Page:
“The interesting thing about this is that I was looking up studies on salt tolerances and the uses of salt in combating different diseases. One of them claims that marine salt, in low concentration, is actually beneficial. I reviewed the study, and while I question why they felt the need to test it in the first place, their methods are sound, and it really does appear that marine salt could be beneficial, provided you keep it low. The only thing I could figure was that in addition to increasing the ions in the water, for gill transfer, you are also increasing the calcium and potassium in the water, which have definite benefits for your fish, especially if they are lacking in your tap water or the food you are feeding.”


            The NaCl debate will probably continue for years, but it is generally accepted that adding anything overtly unnatural and unnecessary to the aquarium is not in keeping with Best Practices. As such is the case, it is the stance of Keeping Fish that NaCl should not be used unless a good, specific reason can be given for its use. Furthermore, use as a general tonic or stress-reducer is unwise (as NaCl can actually create stress instead of relieve it).


References for Salt, Osmosis, and Gradient Flow:





Ø  Silberberg, MS. Chemistry: the molecular nature of matter and change. Boston: McGraw-Hill; 2006. (fourth ed.).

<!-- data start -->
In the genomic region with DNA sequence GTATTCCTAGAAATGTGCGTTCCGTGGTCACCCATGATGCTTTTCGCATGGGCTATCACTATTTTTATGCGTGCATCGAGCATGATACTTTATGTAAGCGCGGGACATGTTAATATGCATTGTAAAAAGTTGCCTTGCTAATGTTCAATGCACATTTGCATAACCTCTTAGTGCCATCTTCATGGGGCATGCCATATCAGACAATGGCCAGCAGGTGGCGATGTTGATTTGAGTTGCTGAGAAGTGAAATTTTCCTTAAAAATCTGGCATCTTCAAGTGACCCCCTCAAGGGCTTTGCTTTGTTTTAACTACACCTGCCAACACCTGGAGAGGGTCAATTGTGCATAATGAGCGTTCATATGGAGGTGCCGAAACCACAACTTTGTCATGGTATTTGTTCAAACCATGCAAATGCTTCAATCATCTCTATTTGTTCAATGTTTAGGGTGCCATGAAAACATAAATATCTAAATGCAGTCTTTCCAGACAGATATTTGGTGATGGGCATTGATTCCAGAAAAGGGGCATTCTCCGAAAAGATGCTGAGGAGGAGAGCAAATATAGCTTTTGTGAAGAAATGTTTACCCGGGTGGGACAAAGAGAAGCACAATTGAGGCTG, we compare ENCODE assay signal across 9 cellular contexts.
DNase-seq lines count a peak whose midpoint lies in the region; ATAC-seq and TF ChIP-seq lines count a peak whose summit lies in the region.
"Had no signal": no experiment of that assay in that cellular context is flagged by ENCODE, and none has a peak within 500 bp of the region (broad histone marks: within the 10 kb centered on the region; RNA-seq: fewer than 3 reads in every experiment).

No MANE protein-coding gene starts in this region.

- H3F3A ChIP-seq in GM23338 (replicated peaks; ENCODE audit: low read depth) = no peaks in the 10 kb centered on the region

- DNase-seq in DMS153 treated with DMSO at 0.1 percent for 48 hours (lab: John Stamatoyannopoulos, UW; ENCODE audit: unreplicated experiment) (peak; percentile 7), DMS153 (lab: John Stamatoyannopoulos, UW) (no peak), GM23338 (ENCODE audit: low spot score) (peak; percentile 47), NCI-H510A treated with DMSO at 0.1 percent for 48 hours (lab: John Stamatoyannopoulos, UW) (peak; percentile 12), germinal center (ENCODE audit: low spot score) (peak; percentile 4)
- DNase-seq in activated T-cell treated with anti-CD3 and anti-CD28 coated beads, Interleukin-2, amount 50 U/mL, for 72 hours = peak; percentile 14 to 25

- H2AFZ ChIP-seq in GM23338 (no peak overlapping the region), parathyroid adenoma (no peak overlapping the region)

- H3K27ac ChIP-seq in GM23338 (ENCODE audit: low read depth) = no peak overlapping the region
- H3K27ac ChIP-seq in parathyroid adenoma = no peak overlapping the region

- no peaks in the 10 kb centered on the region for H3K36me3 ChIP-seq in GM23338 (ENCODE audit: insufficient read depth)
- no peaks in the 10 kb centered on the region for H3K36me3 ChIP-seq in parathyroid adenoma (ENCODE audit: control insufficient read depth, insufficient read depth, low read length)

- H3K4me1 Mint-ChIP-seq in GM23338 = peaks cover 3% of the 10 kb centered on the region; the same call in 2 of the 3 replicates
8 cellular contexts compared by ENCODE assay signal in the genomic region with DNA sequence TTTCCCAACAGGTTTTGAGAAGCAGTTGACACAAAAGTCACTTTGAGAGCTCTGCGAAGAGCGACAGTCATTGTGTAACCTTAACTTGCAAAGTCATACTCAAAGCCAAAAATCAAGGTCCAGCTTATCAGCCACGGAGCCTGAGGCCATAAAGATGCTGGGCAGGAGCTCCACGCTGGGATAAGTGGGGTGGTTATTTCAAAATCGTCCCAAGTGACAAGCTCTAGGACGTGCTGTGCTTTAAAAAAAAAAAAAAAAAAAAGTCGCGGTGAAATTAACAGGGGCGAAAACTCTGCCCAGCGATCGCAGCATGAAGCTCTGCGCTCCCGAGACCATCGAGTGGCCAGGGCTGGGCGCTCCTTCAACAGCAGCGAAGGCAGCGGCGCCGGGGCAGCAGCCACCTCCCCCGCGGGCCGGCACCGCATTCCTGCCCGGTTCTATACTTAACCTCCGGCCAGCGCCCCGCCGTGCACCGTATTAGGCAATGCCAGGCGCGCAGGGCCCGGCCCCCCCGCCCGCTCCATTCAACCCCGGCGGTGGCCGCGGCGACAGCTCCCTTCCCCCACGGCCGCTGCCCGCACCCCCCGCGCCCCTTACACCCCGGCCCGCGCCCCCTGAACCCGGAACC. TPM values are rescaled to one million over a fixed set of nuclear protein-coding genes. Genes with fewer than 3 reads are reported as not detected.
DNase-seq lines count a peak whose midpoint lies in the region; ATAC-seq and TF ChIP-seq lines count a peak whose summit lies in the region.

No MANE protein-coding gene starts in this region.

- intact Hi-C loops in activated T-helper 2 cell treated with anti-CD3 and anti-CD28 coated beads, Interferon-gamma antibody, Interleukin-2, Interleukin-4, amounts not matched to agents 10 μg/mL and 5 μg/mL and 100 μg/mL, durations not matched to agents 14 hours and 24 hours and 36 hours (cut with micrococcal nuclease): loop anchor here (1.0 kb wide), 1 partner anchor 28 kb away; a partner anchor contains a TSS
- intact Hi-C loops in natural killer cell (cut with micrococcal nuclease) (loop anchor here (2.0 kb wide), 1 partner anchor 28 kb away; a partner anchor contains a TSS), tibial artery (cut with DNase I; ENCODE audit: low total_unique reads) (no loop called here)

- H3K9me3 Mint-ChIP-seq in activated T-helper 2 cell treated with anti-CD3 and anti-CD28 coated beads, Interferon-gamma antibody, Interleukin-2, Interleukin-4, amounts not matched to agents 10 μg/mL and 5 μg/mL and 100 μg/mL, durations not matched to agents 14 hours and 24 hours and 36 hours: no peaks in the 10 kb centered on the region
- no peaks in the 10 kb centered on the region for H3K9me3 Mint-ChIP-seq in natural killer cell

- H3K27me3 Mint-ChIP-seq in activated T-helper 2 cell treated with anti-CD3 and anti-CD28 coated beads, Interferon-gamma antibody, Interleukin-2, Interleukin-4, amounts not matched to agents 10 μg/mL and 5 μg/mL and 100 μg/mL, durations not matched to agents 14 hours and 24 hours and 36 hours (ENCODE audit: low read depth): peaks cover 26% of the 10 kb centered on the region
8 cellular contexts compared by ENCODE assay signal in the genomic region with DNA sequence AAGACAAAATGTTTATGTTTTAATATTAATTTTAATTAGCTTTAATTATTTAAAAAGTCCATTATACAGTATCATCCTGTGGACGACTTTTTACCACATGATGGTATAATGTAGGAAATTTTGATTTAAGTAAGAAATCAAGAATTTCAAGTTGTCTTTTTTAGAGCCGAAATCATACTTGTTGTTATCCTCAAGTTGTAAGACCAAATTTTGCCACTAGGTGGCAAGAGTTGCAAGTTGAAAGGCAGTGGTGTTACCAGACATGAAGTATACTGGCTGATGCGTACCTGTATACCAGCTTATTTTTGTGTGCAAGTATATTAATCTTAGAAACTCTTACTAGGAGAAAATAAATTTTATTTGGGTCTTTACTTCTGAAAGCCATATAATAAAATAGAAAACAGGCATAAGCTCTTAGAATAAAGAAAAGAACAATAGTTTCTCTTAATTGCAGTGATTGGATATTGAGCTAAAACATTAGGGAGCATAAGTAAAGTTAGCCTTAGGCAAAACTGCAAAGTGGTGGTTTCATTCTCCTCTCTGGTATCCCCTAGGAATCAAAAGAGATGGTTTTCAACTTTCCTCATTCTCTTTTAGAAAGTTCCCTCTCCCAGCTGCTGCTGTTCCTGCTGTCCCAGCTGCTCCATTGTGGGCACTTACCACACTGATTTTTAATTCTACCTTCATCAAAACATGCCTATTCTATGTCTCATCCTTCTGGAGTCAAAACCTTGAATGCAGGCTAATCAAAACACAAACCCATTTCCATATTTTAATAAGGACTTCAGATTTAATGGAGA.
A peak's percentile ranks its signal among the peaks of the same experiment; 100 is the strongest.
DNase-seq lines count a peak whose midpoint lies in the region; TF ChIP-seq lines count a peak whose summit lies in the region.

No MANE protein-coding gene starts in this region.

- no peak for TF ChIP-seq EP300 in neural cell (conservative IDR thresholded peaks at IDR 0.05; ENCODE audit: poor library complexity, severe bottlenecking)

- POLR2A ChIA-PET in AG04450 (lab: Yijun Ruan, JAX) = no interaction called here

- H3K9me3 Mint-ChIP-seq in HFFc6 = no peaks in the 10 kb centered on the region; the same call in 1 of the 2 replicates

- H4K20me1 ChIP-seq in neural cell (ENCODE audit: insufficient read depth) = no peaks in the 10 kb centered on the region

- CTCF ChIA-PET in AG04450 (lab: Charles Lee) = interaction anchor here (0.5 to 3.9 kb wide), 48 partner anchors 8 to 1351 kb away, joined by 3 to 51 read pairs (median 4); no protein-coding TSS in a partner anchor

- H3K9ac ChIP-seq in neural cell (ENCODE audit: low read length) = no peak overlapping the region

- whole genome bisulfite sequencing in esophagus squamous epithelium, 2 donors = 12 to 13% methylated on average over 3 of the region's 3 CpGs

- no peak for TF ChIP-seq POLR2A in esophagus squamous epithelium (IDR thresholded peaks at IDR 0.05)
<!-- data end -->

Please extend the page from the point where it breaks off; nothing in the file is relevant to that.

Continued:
Water Hardness, pH, and Alkalinity


            As mentioned, water can contain a plethora of different chemicals with varying properties. This creates a problem for anyone who deals with aquatic systems on a regular basis: How do you describe something that can be composed of one out of millions of chemical constitutions? While there is no one schema that will describe any body of water, scientists did come up with three measures that can give us a fairly precise means of describing water and predict how it will change: water hardness, pH, and alkalinity.

            As the intricacies of these three measures are somewhat complex, Keeping Fish presents in-depth discussions via a few posts by FishChannel.com users and follows such with a synopsis of the three measures that simplifies their respective details. Also, the references to this section of the book include additional data that can be useful if greater understanding is desired. (NOTE: Almost all posts were edited to unify terms.)


David Lass

“…Three things basically matter for your fish when it comes to the water they live in: 1) pH: how acidic or basic the water is; 2) hardness: amount of minerals in the water; 3) alkalinity: [basically the] buffering capacity [of the water].

“Aquarium water usually is either soft and acidic (low pH and low mineral content) or hard and basic (high pH and high mineral content). The other factor, buffering capacity [or alkalinity], simply means the tendency of the water to resist changes in pH.

“For example, my water comes out of the tap at a high pH (8.5), but has low hardness and very little buffering capacity. I can do a 30% water change on a tank that has a pH of 6.8 and within a short period of time it is back at that pH. Hard/basic water is what many folks, especially in the Midwest and West have (which is why African cichlids work so well for them, since [African cichlids] like…hard/basic water).